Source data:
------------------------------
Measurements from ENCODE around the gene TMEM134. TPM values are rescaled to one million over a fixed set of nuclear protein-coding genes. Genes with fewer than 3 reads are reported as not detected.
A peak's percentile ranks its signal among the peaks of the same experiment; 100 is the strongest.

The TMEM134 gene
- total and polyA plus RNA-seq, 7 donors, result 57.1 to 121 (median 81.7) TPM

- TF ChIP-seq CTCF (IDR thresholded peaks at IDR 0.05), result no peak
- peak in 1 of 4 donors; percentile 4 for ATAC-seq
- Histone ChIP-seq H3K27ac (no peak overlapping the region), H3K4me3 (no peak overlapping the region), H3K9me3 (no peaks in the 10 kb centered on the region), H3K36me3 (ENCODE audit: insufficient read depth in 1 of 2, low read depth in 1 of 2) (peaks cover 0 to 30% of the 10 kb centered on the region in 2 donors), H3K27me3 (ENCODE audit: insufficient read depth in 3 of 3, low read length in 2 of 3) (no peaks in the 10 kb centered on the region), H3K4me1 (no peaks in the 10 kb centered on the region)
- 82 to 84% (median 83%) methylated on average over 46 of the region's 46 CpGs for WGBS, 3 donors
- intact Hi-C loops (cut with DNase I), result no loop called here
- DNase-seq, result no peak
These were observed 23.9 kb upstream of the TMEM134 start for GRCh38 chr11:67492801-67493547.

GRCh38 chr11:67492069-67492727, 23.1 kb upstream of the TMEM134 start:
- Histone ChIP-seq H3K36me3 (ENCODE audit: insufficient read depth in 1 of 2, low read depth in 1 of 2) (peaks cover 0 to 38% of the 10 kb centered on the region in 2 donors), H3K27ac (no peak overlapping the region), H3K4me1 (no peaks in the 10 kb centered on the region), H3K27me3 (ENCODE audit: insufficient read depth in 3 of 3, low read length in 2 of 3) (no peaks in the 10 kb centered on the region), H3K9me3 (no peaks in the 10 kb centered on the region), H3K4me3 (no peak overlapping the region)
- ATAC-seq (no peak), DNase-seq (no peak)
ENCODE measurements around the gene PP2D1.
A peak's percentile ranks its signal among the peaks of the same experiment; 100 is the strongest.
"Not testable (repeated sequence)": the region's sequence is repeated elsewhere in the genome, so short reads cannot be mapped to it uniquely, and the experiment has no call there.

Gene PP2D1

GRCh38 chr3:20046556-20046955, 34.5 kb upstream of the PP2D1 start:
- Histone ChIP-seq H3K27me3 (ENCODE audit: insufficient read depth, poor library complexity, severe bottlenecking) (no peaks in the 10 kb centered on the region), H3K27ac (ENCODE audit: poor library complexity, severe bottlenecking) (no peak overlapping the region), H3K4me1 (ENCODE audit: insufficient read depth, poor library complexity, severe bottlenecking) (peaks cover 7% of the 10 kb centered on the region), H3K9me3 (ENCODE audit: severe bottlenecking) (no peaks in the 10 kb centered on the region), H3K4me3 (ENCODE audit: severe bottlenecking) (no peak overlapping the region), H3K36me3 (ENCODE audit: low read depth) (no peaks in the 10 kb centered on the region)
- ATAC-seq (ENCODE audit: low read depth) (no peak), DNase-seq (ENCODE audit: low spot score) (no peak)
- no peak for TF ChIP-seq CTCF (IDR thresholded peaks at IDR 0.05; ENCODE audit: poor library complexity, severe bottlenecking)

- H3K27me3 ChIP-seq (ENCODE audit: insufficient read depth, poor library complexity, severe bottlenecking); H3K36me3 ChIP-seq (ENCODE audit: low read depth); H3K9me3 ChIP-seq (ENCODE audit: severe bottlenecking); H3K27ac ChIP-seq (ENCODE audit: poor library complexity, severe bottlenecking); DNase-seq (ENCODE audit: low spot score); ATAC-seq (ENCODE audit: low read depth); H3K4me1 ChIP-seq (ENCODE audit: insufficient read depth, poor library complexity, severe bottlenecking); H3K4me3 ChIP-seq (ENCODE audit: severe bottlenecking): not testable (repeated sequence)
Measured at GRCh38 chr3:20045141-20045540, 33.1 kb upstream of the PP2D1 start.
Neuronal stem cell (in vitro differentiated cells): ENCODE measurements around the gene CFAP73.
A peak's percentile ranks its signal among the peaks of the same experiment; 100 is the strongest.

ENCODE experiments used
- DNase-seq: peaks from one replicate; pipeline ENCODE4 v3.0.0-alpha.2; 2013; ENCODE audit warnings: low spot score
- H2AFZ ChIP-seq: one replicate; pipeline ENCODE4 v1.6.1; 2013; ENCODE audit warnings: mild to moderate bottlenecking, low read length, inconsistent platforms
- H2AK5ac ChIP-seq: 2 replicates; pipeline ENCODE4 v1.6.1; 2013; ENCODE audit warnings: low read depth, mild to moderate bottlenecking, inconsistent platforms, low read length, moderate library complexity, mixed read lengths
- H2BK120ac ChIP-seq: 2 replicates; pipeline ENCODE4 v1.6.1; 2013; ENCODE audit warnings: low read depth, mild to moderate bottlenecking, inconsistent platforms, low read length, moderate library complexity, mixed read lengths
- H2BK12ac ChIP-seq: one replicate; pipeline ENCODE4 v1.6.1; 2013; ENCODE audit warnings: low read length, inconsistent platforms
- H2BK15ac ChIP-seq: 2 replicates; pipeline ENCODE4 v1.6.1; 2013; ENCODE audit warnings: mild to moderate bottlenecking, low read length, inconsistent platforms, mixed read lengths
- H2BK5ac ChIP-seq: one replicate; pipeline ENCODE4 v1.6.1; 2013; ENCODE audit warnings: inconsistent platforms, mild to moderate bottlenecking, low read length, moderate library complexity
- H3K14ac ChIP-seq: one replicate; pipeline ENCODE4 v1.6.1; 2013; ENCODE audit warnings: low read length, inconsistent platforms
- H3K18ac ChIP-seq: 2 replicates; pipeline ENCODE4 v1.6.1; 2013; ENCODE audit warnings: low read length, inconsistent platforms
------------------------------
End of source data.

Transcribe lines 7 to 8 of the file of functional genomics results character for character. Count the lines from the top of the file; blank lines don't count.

- Histone ChIP-seq H3K27ac (no peak overlapping the region), H3K4me3 (no peak overlapping the region), H3K9me3 (no peaks in the 10 kb centered on the region), H3K36me3 (ENCODE audit: insufficient read depth in 1 of 2, low read depth in 1 of 2) (peaks cover 0 to 30% of the 10 kb centered on the region in 2 donors), H3K27me3 (ENCODE audit: insufficient read depth in 3 of 3, low read length in 2 of 3) (no peaks in the 10 kb centered on the region), H3K4me1 (no peaks in the 10 kb centered on the region)
- 82 to 84% (median 83%) methylated on average over 46 of the region's 46 CpGs for WGBS, 3 donors